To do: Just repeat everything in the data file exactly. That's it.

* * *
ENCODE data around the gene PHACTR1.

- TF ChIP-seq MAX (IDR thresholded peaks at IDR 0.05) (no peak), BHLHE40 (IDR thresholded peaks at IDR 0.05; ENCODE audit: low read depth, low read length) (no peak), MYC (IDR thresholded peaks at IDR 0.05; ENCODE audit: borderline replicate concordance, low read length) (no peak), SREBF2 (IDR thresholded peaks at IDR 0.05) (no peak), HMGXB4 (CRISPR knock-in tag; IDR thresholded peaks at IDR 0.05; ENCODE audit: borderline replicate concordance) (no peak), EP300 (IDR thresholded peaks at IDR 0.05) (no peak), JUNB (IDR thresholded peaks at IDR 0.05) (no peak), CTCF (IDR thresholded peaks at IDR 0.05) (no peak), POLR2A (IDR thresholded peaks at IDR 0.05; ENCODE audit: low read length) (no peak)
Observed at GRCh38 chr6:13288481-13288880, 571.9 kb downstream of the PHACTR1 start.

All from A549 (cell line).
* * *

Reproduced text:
ENCODE data around the gene PHACTR1.

- TF ChIP-seq MAX (IDR thresholded peaks at IDR 0.05) (no peak), BHLHE40 (IDR thresholded peaks at IDR 0.05; ENCODE audit: low read depth, low read length) (no peak), MYC (IDR thresholded peaks at IDR 0.05; ENCODE audit: borderline replicate concordance, low read length) (no peak), SREBF2 (IDR thresholded peaks at IDR 0.05) (no peak), HMGXB4 (CRISPR knock-in tag; IDR thresholded peaks at IDR 0.05; ENCODE audit: borderline replicate concordance) (no peak), EP300 (IDR thresholded peaks at IDR 0.05) (no peak), JUNB (IDR thresholded peaks at IDR 0.05) (no peak), CTCF (IDR thresholded peaks at IDR 0.05) (no peak), POLR2A (IDR thresholded peaks at IDR 0.05; ENCODE audit: low read length) (no peak)
Observed at GRCh38 chr6:13288481-13288880, 571.9 kb downstream of the PHACTR1 start.

All from A549 (cell line).